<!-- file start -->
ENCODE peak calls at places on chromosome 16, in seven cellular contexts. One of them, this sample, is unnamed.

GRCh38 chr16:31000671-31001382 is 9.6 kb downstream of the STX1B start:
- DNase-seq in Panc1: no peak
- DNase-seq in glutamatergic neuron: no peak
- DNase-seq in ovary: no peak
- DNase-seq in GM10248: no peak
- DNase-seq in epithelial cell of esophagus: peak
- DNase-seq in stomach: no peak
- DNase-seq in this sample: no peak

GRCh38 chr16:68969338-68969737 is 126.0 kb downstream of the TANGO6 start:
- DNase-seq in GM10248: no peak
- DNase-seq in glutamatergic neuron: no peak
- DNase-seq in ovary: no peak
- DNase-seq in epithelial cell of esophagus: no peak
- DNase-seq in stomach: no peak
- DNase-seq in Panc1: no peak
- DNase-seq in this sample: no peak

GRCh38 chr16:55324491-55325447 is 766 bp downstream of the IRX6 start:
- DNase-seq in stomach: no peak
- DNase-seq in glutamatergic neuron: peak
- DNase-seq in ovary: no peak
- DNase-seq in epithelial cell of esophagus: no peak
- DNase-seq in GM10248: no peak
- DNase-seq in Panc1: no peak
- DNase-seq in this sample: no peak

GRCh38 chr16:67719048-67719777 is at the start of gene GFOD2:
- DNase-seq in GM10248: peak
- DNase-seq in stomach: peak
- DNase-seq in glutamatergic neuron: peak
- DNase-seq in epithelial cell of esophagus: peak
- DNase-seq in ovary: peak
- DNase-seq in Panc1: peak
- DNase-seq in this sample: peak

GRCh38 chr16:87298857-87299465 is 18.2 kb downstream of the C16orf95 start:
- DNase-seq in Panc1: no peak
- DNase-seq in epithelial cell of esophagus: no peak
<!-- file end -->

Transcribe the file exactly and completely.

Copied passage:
ENCODE peak calls at places on chromosome 16, in seven cellular contexts. One of them, this sample, is unnamed.

GRCh38 chr16:31000671-31001382 is 9.6 kb downstream of the STX1B start:
- DNase-seq in Panc1: no peak
- DNase-seq in glutamatergic neuron: no peak
- DNase-seq in ovary: no peak
- DNase-seq in GM10248: no peak
- DNase-seq in epithelial cell of esophagus: peak
- DNase-seq in stomach: no peak
- DNase-seq in this sample: no peak

GRCh38 chr16:68969338-68969737 is 126.0 kb downstream of the TANGO6 start:
- DNase-seq in GM10248: no peak
- DNase-seq in glutamatergic neuron: no peak
- DNase-seq in ovary: no peak
- DNase-seq in epithelial cell of esophagus: no peak
- DNase-seq in stomach: no peak
- DNase-seq in Panc1: no peak
- DNase-seq in this sample: no peak

GRCh38 chr16:55324491-55325447 is 766 bp downstream of the IRX6 start:
- DNase-seq in stomach: no peak
- DNase-seq in glutamatergic neuron: peak
- DNase-seq in ovary: no peak
- DNase-seq in epithelial cell of esophagus: no peak
- DNase-seq in GM10248: no peak
- DNase-seq in Panc1: no peak
- DNase-seq in this sample: no peak

GRCh38 chr16:67719048-67719777 is at the start of gene GFOD2:
- DNase-seq in GM10248: peak
- DNase-seq in stomach: peak
- DNase-seq in glutamatergic neuron: peak
- DNase-seq in epithelial cell of esophagus: peak
- DNase-seq in ovary: peak
- DNase-seq in Panc1: peak
- DNase-seq in this sample: peak

GRCh38 chr16:87298857-87299465 is 18.2 kb downstream of the C16orf95 start:
- DNase-seq in Panc1: no peak
- DNase-seq in epithelial cell of esophagus: no peak